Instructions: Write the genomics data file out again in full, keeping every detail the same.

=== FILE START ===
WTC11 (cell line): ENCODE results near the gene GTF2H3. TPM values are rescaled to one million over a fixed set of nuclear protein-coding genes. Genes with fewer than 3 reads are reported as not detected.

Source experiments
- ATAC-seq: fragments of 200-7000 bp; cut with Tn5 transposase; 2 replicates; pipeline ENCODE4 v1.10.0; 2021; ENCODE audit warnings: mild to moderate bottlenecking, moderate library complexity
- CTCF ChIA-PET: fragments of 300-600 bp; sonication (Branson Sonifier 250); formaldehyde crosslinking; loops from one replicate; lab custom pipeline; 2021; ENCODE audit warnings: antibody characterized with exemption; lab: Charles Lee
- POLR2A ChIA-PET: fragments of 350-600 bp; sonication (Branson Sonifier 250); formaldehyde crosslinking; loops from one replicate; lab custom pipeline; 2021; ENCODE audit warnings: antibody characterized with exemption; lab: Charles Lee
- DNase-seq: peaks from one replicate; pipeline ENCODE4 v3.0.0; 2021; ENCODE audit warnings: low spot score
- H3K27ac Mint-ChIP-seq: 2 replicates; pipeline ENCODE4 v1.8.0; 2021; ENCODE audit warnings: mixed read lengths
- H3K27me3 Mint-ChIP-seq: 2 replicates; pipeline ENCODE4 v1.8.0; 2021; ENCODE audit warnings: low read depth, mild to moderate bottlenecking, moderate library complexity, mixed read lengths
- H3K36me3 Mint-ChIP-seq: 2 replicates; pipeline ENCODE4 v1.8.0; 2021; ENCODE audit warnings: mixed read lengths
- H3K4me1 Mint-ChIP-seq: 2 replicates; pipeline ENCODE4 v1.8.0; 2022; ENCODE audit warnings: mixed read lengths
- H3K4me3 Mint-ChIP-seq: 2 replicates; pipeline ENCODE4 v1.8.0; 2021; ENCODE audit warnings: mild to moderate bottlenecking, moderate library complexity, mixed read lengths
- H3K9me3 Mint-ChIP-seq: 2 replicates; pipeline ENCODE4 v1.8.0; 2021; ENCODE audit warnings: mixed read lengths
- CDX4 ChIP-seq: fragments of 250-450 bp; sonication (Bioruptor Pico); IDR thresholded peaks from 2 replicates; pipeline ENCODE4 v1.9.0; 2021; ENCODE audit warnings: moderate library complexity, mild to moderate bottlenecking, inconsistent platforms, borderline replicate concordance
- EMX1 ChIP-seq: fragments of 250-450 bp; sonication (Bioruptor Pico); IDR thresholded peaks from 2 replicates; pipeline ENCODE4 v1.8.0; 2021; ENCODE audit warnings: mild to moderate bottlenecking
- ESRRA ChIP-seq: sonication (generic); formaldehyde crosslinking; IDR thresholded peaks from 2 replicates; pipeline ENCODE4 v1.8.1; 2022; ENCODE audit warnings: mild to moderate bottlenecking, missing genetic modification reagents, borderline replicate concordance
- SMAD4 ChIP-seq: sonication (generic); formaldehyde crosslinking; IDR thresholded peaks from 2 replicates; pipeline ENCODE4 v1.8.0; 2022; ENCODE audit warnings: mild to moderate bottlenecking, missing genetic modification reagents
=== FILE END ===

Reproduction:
WTC11 (cell line): ENCODE results near the gene GTF2H3. TPM values are rescaled to one million over a fixed set of nuclear protein-coding genes. Genes with fewer than 3 reads are reported as not detected.

Source experiments
- ATAC-seq: fragments of 200-7000 bp; cut with Tn5 transposase; 2 replicates; pipeline ENCODE4 v1.10.0; 2021; ENCODE audit warnings: mild to moderate bottlenecking, moderate library complexity
- CTCF ChIA-PET: fragments of 300-600 bp; sonication (Branson Sonifier 250); formaldehyde crosslinking; loops from one replicate; lab custom pipeline; 2021; ENCODE audit warnings: antibody characterized with exemption; lab: Charles Lee
- POLR2A ChIA-PET: fragments of 350-600 bp; sonication (Branson Sonifier 250); formaldehyde crosslinking; loops from one replicate; lab custom pipeline; 2021; ENCODE audit warnings: antibody characterized with exemption; lab: Charles Lee
- DNase-seq: peaks from one replicate; pipeline ENCODE4 v3.0.0; 2021; ENCODE audit warnings: low spot score
- H3K27ac Mint-ChIP-seq: 2 replicates; pipeline ENCODE4 v1.8.0; 2021; ENCODE audit warnings: mixed read lengths
- H3K27me3 Mint-ChIP-seq: 2 replicates; pipeline ENCODE4 v1.8.0; 2021; ENCODE audit warnings: low read depth, mild to moderate bottlenecking, moderate library complexity, mixed read lengths
- H3K36me3 Mint-ChIP-seq: 2 replicates; pipeline ENCODE4 v1.8.0; 2021; ENCODE audit warnings: mixed read lengths
- H3K4me1 Mint-ChIP-seq: 2 replicates; pipeline ENCODE4 v1.8.0; 2022; ENCODE audit warnings: mixed read lengths
- H3K4me3 Mint-ChIP-seq: 2 replicates; pipeline ENCODE4 v1.8.0; 2021; ENCODE audit warnings: mild to moderate bottlenecking, moderate library complexity, mixed read lengths
- H3K9me3 Mint-ChIP-seq: 2 replicates; pipeline ENCODE4 v1.8.0; 2021; ENCODE audit warnings: mixed read lengths
- CDX4 ChIP-seq: fragments of 250-450 bp; sonication (Bioruptor Pico); IDR thresholded peaks from 2 replicates; pipeline ENCODE4 v1.9.0; 2021; ENCODE audit warnings: moderate library complexity, mild to moderate bottlenecking, inconsistent platforms, borderline replicate concordance
- EMX1 ChIP-seq: fragments of 250-450 bp; sonication (Bioruptor Pico); IDR thresholded peaks from 2 replicates; pipeline ENCODE4 v1.8.0; 2021; ENCODE audit warnings: mild to moderate bottlenecking
- ESRRA ChIP-seq: sonication (generic); formaldehyde crosslinking; IDR thresholded peaks from 2 replicates; pipeline ENCODE4 v1.8.1; 2022; ENCODE audit warnings: mild to moderate bottlenecking, missing genetic modification reagents, borderline replicate concordance
- SMAD4 ChIP-seq: sonication (generic); formaldehyde crosslinking; IDR thresholded peaks from 2 replicates; pipeline ENCODE4 v1.8.0; 2022; ENCODE audit warnings: mild to moderate bottlenecking, missing genetic modification reagents